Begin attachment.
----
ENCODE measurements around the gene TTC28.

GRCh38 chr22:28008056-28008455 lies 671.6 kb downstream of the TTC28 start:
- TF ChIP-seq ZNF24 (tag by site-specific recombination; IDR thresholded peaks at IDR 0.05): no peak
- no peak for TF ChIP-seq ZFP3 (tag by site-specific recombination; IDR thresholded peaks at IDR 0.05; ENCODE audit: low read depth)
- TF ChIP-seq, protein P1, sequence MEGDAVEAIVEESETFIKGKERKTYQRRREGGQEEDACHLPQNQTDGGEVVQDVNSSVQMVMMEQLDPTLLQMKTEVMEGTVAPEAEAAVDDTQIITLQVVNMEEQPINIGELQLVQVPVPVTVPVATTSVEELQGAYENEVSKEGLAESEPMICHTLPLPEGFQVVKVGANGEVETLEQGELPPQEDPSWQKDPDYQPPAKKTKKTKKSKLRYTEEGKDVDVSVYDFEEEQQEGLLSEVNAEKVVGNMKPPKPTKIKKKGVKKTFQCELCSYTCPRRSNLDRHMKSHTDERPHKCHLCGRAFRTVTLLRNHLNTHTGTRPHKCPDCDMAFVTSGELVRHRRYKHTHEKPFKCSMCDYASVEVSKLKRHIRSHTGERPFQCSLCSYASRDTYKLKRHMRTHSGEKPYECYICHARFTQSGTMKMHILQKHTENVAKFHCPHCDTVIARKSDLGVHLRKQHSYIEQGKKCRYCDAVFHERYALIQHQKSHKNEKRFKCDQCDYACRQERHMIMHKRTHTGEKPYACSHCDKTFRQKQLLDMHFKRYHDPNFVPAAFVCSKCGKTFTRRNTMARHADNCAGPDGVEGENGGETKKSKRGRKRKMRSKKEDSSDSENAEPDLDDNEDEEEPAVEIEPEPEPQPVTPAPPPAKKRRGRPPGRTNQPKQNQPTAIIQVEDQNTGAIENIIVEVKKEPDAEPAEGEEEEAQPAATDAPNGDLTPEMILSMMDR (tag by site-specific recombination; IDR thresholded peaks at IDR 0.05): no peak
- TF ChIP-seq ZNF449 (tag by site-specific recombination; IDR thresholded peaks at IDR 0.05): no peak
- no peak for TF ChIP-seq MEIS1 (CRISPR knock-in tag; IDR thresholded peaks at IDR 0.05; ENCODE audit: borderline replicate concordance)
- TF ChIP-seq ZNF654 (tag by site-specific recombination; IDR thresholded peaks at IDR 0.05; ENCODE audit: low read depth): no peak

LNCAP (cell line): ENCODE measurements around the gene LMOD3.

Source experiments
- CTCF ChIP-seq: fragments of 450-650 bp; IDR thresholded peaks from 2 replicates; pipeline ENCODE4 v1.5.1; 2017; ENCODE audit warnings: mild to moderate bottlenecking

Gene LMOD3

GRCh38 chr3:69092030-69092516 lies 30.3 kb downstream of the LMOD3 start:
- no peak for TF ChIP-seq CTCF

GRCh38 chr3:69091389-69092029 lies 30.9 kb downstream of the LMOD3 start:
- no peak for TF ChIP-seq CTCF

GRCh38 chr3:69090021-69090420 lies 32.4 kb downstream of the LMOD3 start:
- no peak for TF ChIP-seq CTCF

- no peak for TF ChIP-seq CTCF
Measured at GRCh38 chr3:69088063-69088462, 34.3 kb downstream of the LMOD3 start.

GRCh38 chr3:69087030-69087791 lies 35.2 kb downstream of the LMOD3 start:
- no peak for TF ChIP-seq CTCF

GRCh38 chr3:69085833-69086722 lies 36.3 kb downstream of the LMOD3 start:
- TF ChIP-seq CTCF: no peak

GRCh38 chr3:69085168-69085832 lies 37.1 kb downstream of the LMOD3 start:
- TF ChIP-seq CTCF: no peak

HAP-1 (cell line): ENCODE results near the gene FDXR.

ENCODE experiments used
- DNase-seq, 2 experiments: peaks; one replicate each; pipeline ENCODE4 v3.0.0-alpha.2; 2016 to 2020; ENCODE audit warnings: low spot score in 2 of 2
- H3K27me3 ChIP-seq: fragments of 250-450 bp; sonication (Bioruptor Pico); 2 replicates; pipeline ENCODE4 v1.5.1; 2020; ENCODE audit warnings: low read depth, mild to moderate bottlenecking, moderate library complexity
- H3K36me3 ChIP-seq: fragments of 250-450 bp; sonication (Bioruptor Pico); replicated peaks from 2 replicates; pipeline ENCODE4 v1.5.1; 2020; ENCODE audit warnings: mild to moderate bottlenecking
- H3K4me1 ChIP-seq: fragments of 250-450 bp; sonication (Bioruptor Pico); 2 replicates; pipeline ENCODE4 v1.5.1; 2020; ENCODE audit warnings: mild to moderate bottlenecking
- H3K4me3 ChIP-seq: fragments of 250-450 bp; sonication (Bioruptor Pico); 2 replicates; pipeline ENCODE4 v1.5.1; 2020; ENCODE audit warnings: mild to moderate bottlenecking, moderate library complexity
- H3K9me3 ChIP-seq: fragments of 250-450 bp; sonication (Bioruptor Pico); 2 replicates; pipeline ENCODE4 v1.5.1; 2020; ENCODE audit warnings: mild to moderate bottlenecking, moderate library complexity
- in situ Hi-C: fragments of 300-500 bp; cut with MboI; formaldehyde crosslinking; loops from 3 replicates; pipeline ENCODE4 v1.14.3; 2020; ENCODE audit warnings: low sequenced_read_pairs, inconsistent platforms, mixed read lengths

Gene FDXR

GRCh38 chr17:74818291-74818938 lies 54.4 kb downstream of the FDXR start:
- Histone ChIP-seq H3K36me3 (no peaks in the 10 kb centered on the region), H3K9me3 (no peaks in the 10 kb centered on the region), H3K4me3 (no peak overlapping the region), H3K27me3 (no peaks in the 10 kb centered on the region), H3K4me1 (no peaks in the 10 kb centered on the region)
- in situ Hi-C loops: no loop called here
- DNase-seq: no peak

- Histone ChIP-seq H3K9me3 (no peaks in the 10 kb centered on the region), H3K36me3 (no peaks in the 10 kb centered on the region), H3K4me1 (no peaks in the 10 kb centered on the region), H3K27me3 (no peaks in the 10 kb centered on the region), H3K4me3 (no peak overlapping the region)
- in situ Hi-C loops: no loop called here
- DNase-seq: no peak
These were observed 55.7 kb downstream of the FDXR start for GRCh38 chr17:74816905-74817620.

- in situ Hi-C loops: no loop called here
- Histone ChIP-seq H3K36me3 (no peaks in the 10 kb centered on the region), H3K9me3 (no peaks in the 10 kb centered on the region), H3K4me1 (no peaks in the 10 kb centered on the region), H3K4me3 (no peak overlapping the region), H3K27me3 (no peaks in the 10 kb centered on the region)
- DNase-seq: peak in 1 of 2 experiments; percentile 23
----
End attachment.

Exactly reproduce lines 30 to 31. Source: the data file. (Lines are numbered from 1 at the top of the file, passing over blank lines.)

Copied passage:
- H3K27me3 ChIP-seq: fragments of 250-450 bp; sonication (Bioruptor Pico); 2 replicates; pipeline ENCODE4 v1.5.1; 2020; ENCODE audit warnings: low read depth, mild to moderate bottlenecking, moderate library complexity
- H3K36me3 ChIP-seq: fragments of 250-450 bp; sonication (Bioruptor Pico); replicated peaks from 2 replicates; pipeline ENCODE4 v1.5.1; 2020; ENCODE audit warnings: mild to moderate bottlenecking